Psychological Self-Help

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custodial fathers, who maintain some contact, socialize but almost
never teach or discipline the children. This is a critical time for boys to
be abandoned by their role models! Nevertheless, boys' and girls'
adjustment seems to get better two or three years later, depending on
(1) how well they are getting along with the custodial parent and (2)
how well that parent is adjusting (Pett, 1982). However, even 5 years
later, one third still had a wide range of school and behavior problems
and they weren't getting any better. Another third had some lingering
problems. The remaining third seemed to be doing well. 
 
Bitter parents (married or not) are very destructive
Research has shown just as clearly that serious open parental
conflict within the home causes harm, probably more harm than a
divorce if it goes on and on. So, a loving single-parent home is
probably better than two fighting parents, although children need close
contact with both parents. It may be easier if the parents are
separated, but it is also hard for bitterly angry people to work together
to provide wise, coordinated post-divorce co-parenting. Consider this:
the children are having the emotional reactions mentioned above; they
are also probably critical of the divorce; they may hide their feelings
but often show disapproval of mom and dad dating other people; they
may feel guilty and "in the middle" of their parents' continuing battles,
especially if one parent says he/she is "fighting for the benefit of the
children" (implying the other parent is shortchanging the children). In
short, children suffer either way, i.e. in a crippled marriage with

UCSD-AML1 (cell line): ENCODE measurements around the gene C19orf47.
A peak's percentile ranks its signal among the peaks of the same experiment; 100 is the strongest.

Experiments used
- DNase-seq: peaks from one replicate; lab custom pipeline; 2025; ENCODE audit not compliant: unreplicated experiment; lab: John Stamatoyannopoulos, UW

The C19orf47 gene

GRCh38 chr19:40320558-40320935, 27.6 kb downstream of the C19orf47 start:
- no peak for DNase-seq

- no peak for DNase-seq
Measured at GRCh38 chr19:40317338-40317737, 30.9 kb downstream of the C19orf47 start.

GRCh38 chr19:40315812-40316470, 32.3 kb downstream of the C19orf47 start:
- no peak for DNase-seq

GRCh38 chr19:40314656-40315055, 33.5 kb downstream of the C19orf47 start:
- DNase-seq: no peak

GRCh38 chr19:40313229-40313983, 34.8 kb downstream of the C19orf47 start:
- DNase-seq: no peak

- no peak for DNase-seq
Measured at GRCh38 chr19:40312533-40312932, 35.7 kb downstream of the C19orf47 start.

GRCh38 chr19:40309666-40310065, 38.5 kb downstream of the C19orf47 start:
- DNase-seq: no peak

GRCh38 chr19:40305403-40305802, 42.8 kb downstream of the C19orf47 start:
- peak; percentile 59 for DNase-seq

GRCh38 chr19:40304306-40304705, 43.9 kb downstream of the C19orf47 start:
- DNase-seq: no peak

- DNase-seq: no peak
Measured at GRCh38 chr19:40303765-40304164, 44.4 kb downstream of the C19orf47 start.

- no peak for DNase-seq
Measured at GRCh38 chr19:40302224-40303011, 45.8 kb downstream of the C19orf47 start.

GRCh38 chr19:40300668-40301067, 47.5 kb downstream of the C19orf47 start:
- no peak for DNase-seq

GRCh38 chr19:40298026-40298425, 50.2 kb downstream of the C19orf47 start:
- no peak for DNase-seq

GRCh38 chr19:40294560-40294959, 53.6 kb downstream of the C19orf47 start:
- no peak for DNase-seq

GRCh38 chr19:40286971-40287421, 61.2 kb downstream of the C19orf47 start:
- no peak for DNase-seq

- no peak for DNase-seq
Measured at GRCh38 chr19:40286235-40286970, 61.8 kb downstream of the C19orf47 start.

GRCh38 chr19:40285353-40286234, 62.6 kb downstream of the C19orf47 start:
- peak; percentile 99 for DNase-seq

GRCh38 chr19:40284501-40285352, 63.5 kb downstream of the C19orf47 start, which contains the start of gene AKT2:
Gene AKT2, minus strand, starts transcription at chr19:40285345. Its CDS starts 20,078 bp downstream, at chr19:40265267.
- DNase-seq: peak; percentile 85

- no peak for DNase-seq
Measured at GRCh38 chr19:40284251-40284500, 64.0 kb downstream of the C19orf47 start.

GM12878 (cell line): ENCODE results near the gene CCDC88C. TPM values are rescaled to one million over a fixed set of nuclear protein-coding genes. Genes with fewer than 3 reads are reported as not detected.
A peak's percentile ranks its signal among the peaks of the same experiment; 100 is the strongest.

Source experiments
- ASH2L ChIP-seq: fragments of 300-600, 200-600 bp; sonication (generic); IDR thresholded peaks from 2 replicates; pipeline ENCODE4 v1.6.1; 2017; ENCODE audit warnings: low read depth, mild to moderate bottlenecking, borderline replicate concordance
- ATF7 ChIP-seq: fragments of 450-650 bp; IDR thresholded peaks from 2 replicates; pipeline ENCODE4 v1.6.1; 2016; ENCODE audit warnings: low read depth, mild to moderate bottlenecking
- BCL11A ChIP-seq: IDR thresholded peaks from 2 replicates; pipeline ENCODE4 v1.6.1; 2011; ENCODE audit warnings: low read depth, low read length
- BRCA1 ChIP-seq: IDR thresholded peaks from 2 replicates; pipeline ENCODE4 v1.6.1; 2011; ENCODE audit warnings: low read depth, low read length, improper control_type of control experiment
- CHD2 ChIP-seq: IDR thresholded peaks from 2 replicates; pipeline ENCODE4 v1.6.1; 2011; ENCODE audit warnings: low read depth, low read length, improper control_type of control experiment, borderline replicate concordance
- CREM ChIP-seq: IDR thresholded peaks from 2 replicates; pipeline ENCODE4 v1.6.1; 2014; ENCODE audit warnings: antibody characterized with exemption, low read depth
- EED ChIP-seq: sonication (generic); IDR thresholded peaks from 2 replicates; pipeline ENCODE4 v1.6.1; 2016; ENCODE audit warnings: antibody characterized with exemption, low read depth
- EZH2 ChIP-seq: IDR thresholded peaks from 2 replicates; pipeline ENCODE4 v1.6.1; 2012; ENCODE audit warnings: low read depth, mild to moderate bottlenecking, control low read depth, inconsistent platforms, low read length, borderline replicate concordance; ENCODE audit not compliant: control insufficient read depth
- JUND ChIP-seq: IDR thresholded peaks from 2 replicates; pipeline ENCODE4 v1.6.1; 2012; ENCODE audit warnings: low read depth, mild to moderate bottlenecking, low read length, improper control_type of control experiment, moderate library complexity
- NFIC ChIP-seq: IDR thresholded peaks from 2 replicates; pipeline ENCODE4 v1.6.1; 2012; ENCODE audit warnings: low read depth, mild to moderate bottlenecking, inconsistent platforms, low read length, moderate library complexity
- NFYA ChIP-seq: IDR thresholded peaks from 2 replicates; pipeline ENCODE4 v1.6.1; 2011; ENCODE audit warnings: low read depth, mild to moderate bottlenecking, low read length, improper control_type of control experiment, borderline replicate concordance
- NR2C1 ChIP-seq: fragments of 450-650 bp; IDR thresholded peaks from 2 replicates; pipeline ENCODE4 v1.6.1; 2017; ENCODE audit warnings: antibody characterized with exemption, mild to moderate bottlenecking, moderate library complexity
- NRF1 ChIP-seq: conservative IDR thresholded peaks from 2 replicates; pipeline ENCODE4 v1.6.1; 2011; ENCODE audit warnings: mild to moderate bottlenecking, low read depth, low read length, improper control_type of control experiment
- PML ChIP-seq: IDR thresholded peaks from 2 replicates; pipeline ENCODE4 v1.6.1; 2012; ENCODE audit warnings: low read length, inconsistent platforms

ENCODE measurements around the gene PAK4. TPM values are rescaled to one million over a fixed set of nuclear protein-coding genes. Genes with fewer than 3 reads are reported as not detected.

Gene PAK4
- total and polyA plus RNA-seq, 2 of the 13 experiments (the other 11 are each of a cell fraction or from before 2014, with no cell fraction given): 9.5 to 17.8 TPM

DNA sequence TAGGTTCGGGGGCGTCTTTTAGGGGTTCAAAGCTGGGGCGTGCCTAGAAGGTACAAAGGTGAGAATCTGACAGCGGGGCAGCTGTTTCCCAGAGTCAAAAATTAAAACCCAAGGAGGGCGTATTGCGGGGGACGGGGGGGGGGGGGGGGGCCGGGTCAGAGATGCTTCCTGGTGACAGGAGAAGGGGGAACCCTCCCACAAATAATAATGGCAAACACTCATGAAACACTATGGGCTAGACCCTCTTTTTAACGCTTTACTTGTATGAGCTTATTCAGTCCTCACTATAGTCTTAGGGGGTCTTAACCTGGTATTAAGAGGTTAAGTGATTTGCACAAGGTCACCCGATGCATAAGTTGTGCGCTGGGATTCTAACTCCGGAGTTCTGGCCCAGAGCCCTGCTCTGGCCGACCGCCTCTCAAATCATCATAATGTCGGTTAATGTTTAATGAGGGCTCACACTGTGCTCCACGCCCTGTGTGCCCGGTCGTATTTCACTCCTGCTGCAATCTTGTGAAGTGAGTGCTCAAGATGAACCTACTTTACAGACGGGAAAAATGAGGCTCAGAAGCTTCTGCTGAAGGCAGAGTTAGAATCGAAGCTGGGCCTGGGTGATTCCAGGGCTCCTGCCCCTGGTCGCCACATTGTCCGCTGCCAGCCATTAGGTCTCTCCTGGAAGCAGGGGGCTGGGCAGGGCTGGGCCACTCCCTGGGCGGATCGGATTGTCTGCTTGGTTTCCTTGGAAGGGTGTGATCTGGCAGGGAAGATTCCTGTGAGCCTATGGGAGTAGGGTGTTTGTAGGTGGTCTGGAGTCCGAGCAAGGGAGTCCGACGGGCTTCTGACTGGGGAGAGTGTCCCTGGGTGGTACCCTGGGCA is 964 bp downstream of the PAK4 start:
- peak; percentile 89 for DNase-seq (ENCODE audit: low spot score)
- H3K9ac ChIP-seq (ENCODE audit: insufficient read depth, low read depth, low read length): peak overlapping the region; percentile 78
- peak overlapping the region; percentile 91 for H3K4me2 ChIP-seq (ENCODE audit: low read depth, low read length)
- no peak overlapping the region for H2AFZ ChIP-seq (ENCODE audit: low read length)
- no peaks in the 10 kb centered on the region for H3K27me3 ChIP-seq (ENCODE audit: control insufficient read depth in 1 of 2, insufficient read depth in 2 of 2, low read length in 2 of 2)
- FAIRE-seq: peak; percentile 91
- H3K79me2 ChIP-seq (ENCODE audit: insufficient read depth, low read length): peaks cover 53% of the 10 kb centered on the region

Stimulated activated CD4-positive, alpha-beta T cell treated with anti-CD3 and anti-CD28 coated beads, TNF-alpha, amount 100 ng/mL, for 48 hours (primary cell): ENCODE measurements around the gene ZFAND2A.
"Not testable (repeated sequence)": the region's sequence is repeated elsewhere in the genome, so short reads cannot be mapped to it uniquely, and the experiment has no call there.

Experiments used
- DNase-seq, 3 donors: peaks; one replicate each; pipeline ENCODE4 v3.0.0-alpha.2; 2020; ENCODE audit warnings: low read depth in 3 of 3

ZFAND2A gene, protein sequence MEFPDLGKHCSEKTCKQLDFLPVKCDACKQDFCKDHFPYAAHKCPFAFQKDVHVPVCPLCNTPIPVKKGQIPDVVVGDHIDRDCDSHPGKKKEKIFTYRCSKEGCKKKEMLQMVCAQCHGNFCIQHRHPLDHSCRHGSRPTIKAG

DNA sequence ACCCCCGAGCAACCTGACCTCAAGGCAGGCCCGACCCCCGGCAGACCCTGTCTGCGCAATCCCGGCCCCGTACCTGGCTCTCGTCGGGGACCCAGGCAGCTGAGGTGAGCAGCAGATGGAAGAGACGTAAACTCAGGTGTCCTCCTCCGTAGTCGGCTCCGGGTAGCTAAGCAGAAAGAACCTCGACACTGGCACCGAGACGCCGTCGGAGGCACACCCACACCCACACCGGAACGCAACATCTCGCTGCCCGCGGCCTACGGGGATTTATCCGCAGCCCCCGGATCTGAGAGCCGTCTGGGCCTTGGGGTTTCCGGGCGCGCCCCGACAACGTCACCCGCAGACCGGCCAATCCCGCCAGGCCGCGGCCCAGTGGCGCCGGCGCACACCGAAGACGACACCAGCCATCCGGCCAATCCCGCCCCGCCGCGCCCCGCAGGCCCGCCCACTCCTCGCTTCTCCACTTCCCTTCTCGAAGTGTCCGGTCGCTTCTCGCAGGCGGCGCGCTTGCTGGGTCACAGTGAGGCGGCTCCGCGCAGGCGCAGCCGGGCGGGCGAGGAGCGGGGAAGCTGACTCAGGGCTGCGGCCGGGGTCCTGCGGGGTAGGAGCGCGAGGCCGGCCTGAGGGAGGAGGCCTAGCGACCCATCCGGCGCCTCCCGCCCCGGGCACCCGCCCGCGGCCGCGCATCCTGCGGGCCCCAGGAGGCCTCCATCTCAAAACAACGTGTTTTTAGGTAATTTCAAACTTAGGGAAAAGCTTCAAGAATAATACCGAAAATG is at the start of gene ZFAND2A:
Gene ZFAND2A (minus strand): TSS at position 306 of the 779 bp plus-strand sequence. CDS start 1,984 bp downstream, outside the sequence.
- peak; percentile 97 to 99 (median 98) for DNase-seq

parents fighting or in a divorce situation with parents still fighting at a
distance. Because fighting is harmful in all situations, some
researchers (e.g. Brehm, 1985) conclude that divorce should be
decided "for the parents," not "for the children." I disagree. The
children's interests and needs must be considered as much as the
adults' preferences because they are unfairly harmed more than
anyone else by the fighting. The kids didn't cause the divorce. Their
emotional health is too important to be neglected. Since neither parent
can quit the job of parenting, an important question is: Can the
parents do a better job co-parenting married or divorced? 
There is ample evidence that the traditional bitter divorce leading
to the alienation of one parent is a potential disaster for the children.
An important study has found that if the divorced-and-removed-from-
the-home parent (usually father) seldom visits (less than once a
month), the effects on the child can be devastating--learning deficits,
misbehavior, low self-esteem and depression (Wallerstein & Kelly,
1980). Therefore, I think the rights and desires of the children (along
with society who "picks up the pieces") should have equal
representation along with mom and dad in divorce hearings. Likewise,
one might think the courts should insist that custody and child care
responsibilities be shared by mom and dad, assuring the continued
intimate involvement of both. However, it is more complicated than
that if continuous anger is involved. 
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